The US Federal Trade Commission reportedly looks to be leaning towards an approval of Microsoft's $68.7bn Activision Blizzard takeover.
Previously, the FTC's involvement in the deal had signalled a headache for Microsoft, which is facing regulatory approval around the world, and close scrutiny here in the UK. A lawsuit looked imminent - potentially blocking the acquisition, or carving out major concessions.
However, a fresh report by the New York Post into the FTC panel set to decide the deal's fate suggests the trade body is now looking more likely to let it pass.
The four-person panel looked previously to have been against the deal by three-to-one, with the commission's only Republican, Christine Wilson, as the sole person in favour. That has now reportedly changed to an even split, with one of the commission's Democrats seemingly switching sides.
To cut a lot of politics short, this now means the FTC's chair is likely to approve the deal - although there's still the possibility for concessions.
Microsoft recently signalled it would be open to making concessions part of the deal process - potentially formalising some of the verbal promises Xbox boss Phil Spencer has been discussing in the media over recent weeks.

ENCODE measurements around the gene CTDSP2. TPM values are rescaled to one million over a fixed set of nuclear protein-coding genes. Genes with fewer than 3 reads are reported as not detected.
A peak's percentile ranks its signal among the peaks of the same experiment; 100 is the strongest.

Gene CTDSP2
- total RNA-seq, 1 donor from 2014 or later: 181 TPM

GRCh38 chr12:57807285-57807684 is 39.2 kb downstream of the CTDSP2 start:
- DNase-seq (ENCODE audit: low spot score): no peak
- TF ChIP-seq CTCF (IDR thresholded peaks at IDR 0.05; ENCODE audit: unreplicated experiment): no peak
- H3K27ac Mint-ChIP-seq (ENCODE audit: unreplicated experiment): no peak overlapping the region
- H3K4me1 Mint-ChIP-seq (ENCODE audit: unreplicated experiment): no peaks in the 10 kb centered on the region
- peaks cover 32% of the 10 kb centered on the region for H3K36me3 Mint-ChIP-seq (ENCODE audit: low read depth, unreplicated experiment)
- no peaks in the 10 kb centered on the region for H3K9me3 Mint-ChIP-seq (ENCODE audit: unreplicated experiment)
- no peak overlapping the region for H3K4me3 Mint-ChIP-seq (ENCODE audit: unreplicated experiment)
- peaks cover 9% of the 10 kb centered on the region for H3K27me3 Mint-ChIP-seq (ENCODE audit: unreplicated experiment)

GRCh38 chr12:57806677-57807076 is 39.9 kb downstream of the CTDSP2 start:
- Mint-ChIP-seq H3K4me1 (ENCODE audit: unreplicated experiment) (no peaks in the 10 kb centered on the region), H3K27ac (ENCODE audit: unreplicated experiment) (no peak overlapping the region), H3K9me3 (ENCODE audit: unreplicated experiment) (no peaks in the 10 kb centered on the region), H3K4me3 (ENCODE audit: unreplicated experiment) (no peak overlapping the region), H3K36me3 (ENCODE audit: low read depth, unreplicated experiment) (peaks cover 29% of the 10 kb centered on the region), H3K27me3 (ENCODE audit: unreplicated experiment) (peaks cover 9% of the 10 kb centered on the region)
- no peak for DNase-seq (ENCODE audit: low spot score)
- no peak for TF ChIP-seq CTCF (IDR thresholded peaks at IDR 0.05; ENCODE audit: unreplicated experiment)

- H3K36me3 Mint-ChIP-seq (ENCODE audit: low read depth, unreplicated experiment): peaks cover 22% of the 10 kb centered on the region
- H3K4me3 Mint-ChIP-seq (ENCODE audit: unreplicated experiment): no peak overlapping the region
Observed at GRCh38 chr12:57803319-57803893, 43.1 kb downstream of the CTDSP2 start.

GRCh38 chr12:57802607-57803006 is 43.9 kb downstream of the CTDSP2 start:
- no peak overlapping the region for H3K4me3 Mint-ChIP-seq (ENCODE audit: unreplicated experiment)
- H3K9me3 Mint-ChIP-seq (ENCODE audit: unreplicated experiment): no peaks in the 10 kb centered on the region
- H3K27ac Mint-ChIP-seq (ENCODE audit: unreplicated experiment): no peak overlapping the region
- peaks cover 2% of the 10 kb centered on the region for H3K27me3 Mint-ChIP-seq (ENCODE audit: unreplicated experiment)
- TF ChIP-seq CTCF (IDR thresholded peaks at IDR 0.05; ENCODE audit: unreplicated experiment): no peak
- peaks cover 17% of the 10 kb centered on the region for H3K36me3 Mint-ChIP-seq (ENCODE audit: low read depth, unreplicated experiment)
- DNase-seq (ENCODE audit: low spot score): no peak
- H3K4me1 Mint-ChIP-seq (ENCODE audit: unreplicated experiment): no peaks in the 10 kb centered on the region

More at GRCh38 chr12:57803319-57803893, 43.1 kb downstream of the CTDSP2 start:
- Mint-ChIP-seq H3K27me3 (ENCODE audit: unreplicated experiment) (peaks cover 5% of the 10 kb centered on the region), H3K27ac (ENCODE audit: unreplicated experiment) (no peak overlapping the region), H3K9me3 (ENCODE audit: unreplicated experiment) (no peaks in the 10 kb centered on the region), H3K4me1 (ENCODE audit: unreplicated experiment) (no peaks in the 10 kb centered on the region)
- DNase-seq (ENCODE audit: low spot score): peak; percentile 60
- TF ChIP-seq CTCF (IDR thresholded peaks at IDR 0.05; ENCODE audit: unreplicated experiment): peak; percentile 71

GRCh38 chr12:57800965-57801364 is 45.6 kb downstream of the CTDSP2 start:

This, coupled with Microsoft's cosiness with US politics and prior good business track record, now puts the chances of the deal being approved at "70 percent", according to former FTC chairman William Kovacic.
"It does become hard to say, 'This is not good enough,'" said Kovacic, discussing Microsoft's recent signal it was open to concessions. "It becomes more difficult for the Commission to push this aside.
"The way out is to say, 'We got a great deal and only got it because we've been badasses'."
Microsoft and Activision have previously said they expect the deal to be finalised before the middle of 2023.